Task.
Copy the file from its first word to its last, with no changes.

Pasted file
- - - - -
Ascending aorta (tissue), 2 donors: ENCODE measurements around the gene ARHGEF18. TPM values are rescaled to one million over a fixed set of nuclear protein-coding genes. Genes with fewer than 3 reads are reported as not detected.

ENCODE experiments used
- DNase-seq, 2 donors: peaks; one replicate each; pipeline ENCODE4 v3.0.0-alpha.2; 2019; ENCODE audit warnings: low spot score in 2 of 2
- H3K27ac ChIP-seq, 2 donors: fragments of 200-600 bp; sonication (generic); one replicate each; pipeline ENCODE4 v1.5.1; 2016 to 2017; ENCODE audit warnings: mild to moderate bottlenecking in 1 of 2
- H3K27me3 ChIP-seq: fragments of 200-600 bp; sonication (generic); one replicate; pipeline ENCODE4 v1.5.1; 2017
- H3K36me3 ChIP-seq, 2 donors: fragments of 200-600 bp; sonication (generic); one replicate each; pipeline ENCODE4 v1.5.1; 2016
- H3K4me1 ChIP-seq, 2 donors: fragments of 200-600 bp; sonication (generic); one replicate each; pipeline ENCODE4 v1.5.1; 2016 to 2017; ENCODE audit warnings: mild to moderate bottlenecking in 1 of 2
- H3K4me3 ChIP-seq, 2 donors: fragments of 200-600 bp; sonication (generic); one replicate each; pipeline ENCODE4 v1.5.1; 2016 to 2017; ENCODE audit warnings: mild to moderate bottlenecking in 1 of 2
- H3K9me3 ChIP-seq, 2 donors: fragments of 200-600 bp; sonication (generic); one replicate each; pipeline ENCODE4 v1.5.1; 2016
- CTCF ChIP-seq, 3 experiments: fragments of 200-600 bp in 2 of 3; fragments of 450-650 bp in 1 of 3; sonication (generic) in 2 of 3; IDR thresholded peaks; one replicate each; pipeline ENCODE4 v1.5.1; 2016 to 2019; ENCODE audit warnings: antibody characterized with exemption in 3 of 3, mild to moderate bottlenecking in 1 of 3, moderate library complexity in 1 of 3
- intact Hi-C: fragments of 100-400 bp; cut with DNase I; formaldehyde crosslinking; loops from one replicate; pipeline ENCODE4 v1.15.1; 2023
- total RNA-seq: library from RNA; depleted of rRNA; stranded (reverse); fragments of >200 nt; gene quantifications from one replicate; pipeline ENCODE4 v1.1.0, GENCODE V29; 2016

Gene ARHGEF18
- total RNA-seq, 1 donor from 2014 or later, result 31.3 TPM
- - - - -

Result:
Ascending aorta (tissue), 2 donors: ENCODE measurements around the gene ARHGEF18. TPM values are rescaled to one million over a fixed set of nuclear protein-coding genes. Genes with fewer than 3 reads are reported as not detected.

ENCODE experiments used
- DNase-seq, 2 donors: peaks; one replicate each; pipeline ENCODE4 v3.0.0-alpha.2; 2019; ENCODE audit warnings: low spot score in 2 of 2
- H3K27ac ChIP-seq, 2 donors: fragments of 200-600 bp; sonication (generic); one replicate each; pipeline ENCODE4 v1.5.1; 2016 to 2017; ENCODE audit warnings: mild to moderate bottlenecking in 1 of 2
- H3K27me3 ChIP-seq: fragments of 200-600 bp; sonication (generic); one replicate; pipeline ENCODE4 v1.5.1; 2017
- H3K36me3 ChIP-seq, 2 donors: fragments of 200-600 bp; sonication (generic); one replicate each; pipeline ENCODE4 v1.5.1; 2016
- H3K4me1 ChIP-seq, 2 donors: fragments of 200-600 bp; sonication (generic); one replicate each; pipeline ENCODE4 v1.5.1; 2016 to 2017; ENCODE audit warnings: mild to moderate bottlenecking in 1 of 2
- H3K4me3 ChIP-seq, 2 donors: fragments of 200-600 bp; sonication (generic); one replicate each; pipeline ENCODE4 v1.5.1; 2016 to 2017; ENCODE audit warnings: mild to moderate bottlenecking in 1 of 2
- H3K9me3 ChIP-seq, 2 donors: fragments of 200-600 bp; sonication (generic); one replicate each; pipeline ENCODE4 v1.5.1; 2016
- CTCF ChIP-seq, 3 experiments: fragments of 200-600 bp in 2 of 3; fragments of 450-650 bp in 1 of 3; sonication (generic) in 2 of 3; IDR thresholded peaks; one replicate each; pipeline ENCODE4 v1.5.1; 2016 to 2019; ENCODE audit warnings: antibody characterized with exemption in 3 of 3, mild to moderate bottlenecking in 1 of 3, moderate library complexity in 1 of 3
- intact Hi-C: fragments of 100-400 bp; cut with DNase I; formaldehyde crosslinking; loops from one replicate; pipeline ENCODE4 v1.15.1; 2023
- total RNA-seq: library from RNA; depleted of rRNA; stranded (reverse); fragments of >200 nt; gene quantifications from one replicate; pipeline ENCODE4 v1.1.0, GENCODE V29; 2016

Gene ARHGEF18
- total RNA-seq, 1 donor from 2014 or later, result 31.3 TPM